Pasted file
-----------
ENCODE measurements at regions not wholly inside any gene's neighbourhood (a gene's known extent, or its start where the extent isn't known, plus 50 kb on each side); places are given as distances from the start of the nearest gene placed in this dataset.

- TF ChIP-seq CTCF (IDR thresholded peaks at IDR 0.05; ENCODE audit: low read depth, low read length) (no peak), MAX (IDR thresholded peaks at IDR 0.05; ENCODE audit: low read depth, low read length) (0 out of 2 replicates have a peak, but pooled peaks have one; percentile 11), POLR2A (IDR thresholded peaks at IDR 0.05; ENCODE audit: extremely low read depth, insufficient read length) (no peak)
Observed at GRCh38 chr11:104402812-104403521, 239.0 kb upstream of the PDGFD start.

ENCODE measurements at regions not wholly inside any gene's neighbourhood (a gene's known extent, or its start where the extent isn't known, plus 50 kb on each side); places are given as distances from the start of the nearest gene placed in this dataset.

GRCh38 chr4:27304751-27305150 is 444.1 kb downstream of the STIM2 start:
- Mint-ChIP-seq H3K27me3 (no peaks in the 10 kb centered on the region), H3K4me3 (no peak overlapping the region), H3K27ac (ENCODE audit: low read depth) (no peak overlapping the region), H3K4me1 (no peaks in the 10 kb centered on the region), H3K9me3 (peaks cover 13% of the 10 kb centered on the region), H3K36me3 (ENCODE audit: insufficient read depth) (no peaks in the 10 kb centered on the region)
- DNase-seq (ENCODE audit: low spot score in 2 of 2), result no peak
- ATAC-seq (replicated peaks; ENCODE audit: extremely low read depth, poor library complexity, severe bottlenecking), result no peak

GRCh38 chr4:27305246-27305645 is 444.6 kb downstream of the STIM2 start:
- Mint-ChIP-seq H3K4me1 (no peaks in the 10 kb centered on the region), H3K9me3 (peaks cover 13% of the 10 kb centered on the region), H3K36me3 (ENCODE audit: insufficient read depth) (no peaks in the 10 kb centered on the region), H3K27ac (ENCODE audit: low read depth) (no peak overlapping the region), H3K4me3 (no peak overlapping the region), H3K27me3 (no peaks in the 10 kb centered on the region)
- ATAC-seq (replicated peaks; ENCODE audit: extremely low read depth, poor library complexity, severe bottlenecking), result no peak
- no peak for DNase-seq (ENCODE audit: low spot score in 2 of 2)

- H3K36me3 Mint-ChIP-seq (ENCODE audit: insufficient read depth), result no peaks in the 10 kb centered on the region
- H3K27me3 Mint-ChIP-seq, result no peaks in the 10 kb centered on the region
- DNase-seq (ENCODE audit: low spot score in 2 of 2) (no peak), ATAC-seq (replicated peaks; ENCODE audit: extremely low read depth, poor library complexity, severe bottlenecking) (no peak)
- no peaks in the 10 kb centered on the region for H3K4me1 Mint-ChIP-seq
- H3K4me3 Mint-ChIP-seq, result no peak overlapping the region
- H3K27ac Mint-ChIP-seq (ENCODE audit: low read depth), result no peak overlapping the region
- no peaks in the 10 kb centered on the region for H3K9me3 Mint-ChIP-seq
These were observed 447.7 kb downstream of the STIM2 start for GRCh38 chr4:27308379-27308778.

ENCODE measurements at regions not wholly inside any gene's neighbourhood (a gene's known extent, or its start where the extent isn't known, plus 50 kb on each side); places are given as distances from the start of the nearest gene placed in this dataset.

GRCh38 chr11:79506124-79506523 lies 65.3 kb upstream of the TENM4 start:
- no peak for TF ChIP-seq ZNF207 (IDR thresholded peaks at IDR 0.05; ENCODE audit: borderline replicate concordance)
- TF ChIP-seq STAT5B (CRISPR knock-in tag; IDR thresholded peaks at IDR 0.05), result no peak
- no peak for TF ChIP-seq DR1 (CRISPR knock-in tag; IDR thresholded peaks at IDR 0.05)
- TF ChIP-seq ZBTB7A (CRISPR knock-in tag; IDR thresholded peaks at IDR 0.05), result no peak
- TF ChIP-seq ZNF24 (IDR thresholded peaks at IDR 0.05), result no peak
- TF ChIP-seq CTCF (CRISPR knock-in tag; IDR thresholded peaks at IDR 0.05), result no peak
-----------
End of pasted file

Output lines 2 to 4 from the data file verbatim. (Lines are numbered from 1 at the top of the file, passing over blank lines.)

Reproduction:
- TF ChIP-seq CTCF (IDR thresholded peaks at IDR 0.05; ENCODE audit: low read depth, low read length) (no peak), MAX (IDR thresholded peaks at IDR 0.05; ENCODE audit: low read depth, low read length) (0 out of 2 replicates have a peak, but pooled peaks have one; percentile 11), POLR2A (IDR thresholded peaks at IDR 0.05; ENCODE audit: extremely low read depth, insufficient read length) (no peak)
Observed at GRCh38 chr11:104402812-104403521, 239.0 kb upstream of the PDGFD start.

ENCODE measurements at regions not wholly inside any gene's neighbourhood (a gene's known extent, or its start where the extent isn't known, plus 50 kb on each side); places are given as distances from the start of the nearest gene placed in this dataset.